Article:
French King Louis XIV Sends Delegation to Shah Abbas II Court in Isfahan

French King Louis XIV Sends Delegation to Shah Abbas II Court in Isfahan ... 15/05/1665 History

Keywords:#Bandar_Abbas, #Beg, #Dutch, #East_India_Company,, #Europe, #European, #France, #French, #India, #Iran, #Isfahan, #Jean_Chardin, #Jean-Baptiste_Tavernier, #Louis_XIV, #Middle_Ages, #Montesquieu, #Ottoman, #Ottoman_Empire, #Paris, #Persia, #Persian, #Pierre, #Portuguese, #Safavid, #Safavid_Empire, #September, #Shah, #Shah_Abbas, #Versailles

Iran has generally enjoyed a friendly relationship with France since the Middle Ages. The travels of Jean-Baptiste Tavernier are particularly well known to Safavid Persia.
In the 16th and 17th centuries, Persia tried to obtain support among European nations against the expansionism of the Portuguese and the neighbouring Ottoman Empire. Since France was tied into an Ottoman alliance, however, the Persian embassy to Europe of 1599–1602 and the Persian embassy to Europe of 1609–1615 avoided France. A Capuchin mission was however established in Ispahan under Pacifique de Provins in 1627.
Trade contacts however existed, and the French trader Jean-Baptiste Tavernier (1605–1689) is known to have been as far as Ispahan circa 1632.
Shah Abbas II

* * * Relations took an official turn under Louis XIV and Colbert, when Colbert founded the French East India Company in 1664, and subsequently asked Lalain and Laboulaye to go to Ispahan to promote French interests in Persia. The Shah welcomed them as he was delighted to be given an opportunity to counterbalance English and Dutch influence in his country. He provided a three-year exemption from customs duties, and gave France the same privileges as other countries. Further, a trading post was given to France in Bandar Abbas.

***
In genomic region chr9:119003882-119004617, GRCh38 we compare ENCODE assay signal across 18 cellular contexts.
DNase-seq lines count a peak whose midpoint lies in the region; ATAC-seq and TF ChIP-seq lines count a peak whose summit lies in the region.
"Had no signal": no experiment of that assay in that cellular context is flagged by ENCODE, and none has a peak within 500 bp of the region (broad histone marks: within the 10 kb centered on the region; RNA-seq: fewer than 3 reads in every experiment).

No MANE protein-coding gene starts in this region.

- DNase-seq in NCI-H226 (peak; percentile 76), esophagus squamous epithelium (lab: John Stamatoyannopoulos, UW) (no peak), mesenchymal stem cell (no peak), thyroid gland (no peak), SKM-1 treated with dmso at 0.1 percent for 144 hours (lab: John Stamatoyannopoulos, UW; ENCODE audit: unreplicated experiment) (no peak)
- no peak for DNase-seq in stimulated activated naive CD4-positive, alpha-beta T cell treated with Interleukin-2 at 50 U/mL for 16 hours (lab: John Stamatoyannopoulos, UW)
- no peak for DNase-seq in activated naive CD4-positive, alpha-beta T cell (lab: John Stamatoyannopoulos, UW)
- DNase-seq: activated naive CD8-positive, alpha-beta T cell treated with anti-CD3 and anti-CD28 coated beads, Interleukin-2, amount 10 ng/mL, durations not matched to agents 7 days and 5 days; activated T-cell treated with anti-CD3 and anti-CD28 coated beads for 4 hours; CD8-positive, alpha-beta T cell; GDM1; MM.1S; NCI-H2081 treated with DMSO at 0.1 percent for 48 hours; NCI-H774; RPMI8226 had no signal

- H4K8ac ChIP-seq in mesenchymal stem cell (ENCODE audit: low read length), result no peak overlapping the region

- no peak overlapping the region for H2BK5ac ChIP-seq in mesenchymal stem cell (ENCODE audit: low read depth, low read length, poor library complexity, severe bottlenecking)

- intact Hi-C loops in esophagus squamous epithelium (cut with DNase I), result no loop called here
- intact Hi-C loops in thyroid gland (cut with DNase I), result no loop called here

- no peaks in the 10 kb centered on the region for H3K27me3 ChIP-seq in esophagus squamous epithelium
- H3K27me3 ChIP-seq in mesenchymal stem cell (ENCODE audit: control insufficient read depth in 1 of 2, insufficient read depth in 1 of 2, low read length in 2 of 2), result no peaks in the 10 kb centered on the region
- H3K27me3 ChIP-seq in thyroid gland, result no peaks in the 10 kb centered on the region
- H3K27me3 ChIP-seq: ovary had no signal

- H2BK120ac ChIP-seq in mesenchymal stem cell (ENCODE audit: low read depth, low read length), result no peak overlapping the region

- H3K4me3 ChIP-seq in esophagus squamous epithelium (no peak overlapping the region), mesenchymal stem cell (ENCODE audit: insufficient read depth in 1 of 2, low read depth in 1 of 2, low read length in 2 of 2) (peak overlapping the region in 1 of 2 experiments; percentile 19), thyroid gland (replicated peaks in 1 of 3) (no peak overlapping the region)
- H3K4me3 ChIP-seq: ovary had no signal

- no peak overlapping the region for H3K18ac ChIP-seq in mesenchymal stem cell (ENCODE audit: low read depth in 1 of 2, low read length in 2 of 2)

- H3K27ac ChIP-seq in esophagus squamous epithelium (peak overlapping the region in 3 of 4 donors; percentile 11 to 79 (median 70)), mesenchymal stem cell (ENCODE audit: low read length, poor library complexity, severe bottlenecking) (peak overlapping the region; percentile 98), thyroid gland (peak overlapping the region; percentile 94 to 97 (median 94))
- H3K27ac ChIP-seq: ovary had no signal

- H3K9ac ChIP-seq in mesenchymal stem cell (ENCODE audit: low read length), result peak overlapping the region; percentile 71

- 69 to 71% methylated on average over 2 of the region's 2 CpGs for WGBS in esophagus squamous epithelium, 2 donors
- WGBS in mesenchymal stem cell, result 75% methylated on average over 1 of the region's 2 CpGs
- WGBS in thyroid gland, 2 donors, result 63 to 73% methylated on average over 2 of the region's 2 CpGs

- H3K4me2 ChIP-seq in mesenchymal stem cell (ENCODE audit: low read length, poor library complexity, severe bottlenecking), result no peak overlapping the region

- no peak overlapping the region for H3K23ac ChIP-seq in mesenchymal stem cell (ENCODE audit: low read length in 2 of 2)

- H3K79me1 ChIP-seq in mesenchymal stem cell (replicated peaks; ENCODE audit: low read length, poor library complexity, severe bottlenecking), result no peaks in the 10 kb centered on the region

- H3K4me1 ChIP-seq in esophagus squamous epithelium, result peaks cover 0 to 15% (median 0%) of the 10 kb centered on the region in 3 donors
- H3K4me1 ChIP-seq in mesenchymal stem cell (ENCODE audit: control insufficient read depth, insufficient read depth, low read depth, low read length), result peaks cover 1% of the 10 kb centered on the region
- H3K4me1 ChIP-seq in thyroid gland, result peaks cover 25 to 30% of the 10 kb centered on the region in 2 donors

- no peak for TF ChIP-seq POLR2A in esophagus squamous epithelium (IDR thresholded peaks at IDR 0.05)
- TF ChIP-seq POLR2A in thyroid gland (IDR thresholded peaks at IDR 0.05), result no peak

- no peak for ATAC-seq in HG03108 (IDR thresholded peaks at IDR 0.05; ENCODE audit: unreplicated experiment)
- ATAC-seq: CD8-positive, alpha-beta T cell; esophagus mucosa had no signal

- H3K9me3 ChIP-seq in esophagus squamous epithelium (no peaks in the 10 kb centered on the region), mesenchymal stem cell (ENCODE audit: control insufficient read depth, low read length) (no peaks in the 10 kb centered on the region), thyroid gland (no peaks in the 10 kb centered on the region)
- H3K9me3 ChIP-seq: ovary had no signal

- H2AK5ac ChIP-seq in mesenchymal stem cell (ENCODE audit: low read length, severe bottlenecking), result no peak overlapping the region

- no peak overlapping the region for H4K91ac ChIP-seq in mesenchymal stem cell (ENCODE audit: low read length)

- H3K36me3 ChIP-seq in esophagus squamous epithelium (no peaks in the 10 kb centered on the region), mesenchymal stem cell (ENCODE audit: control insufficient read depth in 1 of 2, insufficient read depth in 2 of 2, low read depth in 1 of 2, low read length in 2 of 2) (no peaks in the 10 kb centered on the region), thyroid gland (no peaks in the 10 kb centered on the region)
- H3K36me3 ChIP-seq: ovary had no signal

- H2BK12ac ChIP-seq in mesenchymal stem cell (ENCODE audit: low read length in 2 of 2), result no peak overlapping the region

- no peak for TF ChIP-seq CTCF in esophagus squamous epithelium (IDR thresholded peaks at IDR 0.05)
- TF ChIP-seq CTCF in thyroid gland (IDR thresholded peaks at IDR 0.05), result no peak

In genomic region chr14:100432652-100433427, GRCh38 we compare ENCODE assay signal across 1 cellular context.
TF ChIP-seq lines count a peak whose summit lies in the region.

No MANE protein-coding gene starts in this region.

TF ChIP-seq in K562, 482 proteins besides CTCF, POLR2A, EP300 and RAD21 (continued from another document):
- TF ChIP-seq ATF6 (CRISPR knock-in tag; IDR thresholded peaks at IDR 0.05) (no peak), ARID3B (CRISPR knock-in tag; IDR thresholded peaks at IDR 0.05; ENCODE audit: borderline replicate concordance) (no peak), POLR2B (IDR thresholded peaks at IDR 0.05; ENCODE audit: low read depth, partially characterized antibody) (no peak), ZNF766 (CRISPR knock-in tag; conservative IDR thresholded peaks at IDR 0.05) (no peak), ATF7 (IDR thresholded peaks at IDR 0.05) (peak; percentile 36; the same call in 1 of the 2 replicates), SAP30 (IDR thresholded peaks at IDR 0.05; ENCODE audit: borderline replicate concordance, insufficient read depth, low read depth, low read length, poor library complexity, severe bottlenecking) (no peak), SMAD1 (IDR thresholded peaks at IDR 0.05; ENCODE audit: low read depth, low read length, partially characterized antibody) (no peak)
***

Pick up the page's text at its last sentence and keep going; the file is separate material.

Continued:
Another French trader Jean Chardin (1643–1715) visited Persia and received the patronage of the Safavid monarch Shah Abbas II and his son Shah Suleiman I. Chardin returned to France in 1670. The following year, he published an account of Le Couronnement de Soleïmaan (English translation: The Coronation of Shah Soleiman). He again visited Persia between 1673 and 1680.
Numerous trade contacts continued to occur between Persia (modern Iran) and France. In 1705, Louis XIV dispatched an Ambassador Extraordinary in the person of Jean-Baptiste Fabre, accompanied by a party including Jacques Rousseau, uncle of Jean-Jacques Rousseau, and a woman named Marie Petit, who owned a gaming house, probably also a brother, in Paris. Fabre died in Persia, but negotiations were taken over by Pierre-Victor Michel, leading to a largely ineffective signed in September 1708. Prior to that he had to sideline Marie Petit who, "in the name of the Princesses of France", tried to persuade the shah to recognize her as France's sole legitimate representative.
Wishing to reinforce exchanges, the Shah sent an embassy in 1715, led by Mohammad Reza Beg, the Persian embassy to Louis XIV. The embassy visited king Louis XIV and obtained a new treaty of alliance signed in Versailles on 13 August 1715. Contact was then interrupted with the fall of the Safavid Empire in 1722 and the subsequent troubles, until the end of the century.
Impressed by the Persian visits, the French author Montesquieu wrote a fictional account about Persia, the Lettres persanes, in 1721.
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